Paul has already described the mindset of the Son of God that preceded the incarnation – the making himself nothing: he ‘did not consider equality with God something to be grasped ...’ (2:6). That is the how and why. Now in the rest of verse 7 and verse 8, Paul explains what this ‘emptied himself’ actually looked like. This is the ‘what’ of Jesus’ action. What did he actually do? What did the incarnation actually involve?

What does it mean that Jesus made himself of no reputation?

B.1 ‘...taking the very nature of a servant ...’ 2:7
He who was ‘in very nature God’ (2:6) made himself nothing by ‘taking the very nature of a servant’.

It is not that he swapped or exchanged the nature of God for the nature of a servant so that he ceased to be God, but rather that he who is God took the nature of a servant. As Hendriksen puts it “He, the sovereign Master of all, becomes servant of all. And yet, he remains Master. ... He took the form of a servant while he retained the form of God.” (ibid, p. 109).

The nature of God is not at all the nature of a servant: God is the Almighty, the Sovereign, the King, the Lord, the Master. He is unlimited, totally independent, not subject to any authority, not working for any ‘boss’.

By contrast, describe the nature of a servant.




In his incarnation Jesus, the Son of God, equal with the Father, became God’s ‘servant’.

Check these verses from the Servant Songs of Isaiah. How do they describe Jesus Christ as the servant of God?
Isaiah 42:1 – 7



Isaiah 49:1 – 7



Isaiah 50:4 – 9


Isaiah 52:13 – 53:12



But that is not all. In his incarnation, Jesus, the Son of God, also became our servant:

What do these verses teach about Christ serving humans?
Mark 10:45


Luke 22:27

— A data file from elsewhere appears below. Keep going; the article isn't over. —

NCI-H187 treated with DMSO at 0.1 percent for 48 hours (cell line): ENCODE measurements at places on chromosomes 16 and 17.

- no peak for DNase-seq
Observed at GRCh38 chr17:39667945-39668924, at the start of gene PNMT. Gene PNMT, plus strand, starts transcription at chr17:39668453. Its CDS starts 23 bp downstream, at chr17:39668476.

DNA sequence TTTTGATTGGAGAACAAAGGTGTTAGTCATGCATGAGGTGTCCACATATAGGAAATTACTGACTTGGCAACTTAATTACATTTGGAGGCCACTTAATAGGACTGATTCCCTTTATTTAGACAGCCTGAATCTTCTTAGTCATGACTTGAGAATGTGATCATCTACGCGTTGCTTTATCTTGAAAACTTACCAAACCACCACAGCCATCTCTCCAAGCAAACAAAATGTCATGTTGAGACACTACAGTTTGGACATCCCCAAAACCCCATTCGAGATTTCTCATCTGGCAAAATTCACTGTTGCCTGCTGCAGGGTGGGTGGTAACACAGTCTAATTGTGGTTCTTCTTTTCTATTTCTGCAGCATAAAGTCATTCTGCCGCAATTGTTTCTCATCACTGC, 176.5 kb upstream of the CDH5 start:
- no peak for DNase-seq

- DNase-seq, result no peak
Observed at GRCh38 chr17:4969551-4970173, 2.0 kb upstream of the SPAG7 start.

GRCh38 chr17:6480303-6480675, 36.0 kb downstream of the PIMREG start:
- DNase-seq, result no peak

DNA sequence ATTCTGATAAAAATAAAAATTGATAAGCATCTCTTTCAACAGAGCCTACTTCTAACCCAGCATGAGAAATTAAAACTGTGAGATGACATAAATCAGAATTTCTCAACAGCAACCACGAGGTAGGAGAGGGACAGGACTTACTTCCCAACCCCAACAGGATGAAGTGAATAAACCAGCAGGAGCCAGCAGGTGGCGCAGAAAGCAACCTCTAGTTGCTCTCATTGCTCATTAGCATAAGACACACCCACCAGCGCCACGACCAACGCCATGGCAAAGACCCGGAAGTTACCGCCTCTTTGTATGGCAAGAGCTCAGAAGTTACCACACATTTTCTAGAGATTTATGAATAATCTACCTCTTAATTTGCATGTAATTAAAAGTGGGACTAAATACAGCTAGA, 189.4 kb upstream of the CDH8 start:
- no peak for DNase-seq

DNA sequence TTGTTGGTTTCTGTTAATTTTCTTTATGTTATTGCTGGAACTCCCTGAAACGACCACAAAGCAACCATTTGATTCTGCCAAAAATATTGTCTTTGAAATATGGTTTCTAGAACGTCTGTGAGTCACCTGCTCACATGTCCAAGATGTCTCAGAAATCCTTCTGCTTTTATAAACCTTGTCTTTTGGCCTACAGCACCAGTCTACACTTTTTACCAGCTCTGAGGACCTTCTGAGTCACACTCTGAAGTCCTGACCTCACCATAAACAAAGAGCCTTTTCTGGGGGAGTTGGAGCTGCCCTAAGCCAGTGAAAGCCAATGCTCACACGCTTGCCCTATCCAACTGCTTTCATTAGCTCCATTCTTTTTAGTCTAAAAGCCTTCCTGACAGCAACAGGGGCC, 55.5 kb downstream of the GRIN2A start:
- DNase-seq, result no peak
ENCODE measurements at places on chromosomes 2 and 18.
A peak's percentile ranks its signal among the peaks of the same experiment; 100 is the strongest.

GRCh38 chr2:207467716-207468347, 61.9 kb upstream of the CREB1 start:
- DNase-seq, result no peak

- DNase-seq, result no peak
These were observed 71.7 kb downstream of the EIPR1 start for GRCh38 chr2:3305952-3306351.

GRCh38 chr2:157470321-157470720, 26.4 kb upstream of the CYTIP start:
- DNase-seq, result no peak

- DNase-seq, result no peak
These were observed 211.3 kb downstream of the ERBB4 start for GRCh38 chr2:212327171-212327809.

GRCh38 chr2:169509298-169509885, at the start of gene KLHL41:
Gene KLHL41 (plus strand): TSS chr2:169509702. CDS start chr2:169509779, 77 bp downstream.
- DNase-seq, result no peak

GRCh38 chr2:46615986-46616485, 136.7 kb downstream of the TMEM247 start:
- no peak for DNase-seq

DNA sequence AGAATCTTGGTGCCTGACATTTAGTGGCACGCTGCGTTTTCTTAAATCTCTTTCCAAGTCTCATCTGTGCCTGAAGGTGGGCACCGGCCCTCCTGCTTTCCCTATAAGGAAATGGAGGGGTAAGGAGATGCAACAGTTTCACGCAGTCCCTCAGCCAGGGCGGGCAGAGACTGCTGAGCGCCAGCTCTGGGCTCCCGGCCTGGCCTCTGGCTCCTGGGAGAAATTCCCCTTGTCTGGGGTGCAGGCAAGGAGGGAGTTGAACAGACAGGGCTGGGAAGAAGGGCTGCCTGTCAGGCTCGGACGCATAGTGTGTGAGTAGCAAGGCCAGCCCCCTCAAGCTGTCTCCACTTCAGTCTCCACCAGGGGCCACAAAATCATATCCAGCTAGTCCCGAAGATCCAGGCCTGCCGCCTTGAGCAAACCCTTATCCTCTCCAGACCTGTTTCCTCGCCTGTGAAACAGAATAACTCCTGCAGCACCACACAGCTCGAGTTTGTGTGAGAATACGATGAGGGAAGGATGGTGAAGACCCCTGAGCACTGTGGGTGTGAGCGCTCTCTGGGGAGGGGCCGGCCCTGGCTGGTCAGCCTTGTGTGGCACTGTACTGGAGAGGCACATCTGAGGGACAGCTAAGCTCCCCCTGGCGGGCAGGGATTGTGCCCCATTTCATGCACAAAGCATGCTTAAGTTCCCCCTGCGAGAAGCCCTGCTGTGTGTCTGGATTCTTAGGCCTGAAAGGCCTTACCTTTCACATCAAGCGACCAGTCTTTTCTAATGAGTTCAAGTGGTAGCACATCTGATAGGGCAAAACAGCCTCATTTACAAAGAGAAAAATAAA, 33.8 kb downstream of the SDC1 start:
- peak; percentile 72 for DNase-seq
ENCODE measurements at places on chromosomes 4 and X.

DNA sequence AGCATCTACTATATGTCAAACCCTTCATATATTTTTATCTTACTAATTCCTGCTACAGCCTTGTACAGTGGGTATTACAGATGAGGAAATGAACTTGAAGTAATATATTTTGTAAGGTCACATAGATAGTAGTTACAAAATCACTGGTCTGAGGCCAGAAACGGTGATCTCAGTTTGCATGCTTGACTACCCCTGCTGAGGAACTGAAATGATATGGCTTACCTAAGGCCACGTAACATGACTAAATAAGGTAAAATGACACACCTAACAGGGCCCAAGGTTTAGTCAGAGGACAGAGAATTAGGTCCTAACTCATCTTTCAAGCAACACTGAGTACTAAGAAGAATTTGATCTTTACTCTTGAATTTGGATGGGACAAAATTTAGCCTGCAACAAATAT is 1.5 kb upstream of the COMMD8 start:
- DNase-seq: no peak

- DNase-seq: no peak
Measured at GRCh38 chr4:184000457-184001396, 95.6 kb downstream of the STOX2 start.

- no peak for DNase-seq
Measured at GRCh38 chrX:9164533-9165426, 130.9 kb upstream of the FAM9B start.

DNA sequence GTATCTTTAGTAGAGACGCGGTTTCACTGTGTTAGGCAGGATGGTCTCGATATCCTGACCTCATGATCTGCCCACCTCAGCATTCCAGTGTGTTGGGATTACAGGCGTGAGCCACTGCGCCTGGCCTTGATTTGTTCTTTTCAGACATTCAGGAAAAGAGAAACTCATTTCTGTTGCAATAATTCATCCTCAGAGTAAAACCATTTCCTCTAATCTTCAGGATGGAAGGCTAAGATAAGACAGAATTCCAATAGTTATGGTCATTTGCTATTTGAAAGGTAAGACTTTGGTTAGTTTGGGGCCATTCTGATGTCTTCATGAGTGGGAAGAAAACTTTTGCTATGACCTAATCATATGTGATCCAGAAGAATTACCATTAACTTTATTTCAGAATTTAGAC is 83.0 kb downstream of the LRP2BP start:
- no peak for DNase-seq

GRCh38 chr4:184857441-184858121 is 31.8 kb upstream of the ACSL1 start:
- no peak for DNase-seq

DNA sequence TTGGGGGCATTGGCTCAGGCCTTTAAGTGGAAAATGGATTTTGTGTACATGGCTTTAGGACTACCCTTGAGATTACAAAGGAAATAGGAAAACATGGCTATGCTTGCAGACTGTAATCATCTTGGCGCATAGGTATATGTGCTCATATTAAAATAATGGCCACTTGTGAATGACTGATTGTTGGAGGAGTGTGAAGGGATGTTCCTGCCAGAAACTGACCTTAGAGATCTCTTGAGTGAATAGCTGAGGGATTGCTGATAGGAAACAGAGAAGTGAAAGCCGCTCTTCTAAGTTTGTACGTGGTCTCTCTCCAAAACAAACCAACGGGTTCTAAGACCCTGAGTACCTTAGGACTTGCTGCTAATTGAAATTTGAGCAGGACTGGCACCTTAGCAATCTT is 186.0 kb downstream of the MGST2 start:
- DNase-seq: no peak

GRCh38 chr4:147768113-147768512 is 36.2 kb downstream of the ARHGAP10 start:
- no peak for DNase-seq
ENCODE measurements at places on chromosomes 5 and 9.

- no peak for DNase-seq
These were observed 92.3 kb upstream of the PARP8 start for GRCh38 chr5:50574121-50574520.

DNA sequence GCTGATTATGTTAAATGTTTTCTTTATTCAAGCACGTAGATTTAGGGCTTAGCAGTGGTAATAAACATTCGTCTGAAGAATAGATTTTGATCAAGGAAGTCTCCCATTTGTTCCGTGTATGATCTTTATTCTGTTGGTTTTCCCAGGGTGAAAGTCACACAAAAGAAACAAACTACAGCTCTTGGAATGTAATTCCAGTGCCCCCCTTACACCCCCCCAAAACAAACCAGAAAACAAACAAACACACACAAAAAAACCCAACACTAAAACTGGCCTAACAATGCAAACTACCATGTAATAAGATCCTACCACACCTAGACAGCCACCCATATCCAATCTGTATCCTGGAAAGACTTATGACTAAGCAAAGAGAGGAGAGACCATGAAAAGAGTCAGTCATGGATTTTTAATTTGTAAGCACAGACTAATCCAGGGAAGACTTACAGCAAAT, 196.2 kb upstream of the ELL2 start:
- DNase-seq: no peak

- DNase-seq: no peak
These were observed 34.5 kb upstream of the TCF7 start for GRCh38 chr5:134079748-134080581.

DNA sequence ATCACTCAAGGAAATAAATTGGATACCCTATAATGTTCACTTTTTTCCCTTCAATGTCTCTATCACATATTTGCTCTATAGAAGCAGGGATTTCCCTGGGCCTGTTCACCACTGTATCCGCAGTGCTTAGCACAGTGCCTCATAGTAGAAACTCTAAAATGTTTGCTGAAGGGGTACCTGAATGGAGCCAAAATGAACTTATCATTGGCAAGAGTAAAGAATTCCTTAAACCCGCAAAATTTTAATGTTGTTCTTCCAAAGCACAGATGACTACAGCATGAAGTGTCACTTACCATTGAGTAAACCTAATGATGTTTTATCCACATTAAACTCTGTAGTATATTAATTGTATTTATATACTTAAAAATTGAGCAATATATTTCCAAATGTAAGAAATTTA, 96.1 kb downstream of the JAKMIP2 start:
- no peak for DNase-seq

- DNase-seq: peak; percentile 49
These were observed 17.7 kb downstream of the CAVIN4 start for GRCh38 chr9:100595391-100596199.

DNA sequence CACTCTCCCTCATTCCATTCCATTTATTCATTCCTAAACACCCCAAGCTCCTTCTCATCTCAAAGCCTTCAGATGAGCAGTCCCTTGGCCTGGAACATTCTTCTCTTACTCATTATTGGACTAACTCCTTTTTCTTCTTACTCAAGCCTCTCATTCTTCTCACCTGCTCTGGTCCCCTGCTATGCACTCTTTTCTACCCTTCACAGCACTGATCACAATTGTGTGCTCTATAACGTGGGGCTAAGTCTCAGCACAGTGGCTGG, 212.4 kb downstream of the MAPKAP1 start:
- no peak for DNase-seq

John 13:3 – 17


Isaiah 53:4 – 6



Isaiah 61:1 – 3



For reflection/discussion:
[1] In what ways has Jesus Christ ‘served’ you?



[2] In the above references, how much does Jesus’ serving God and serving us overlap, so that in doing one Jesus was also doing the other?



[3] Think about God, in his actions of creation and redemption. To what extent is the heart of the Almighty, Creator God, also, at the same time, the heart of one who is committed to our good?




B.2 ‘... being made in human likeness ...’ (literally, having been made in human likeness)
B.3 ‘... being found in appearance as a man ...’ (literally, having been found in human appearance)
He was just like a human being. When he was alive, no one doubted that he was human. Everybody knew that he was. They knew his mother, they knew his brothers and his sisters. They had seen him grow up. He was their carpenter. He was so very obviously human. That was never a question. And it was this obvious humanity that, for his contemporaries, made his claims to equality with God highly offensive and impossible to believe.

How do these verses express recognition of the obvious real humanness of Jesus Christ?
Matthew 21:18

Mark 4:38a

Mark 6:1 – 3

John 10:33


[Before we move on to Paul’s next phrases, it is necessary to pause here to note one significance difference between Jesus and the rest of us: that he was without sin. Jesus himself challenged the Jews about this in John 8:46. It is also taught very clearly in Hebrews 2:9 – 18 and 5:14 – 16. Check out these studies.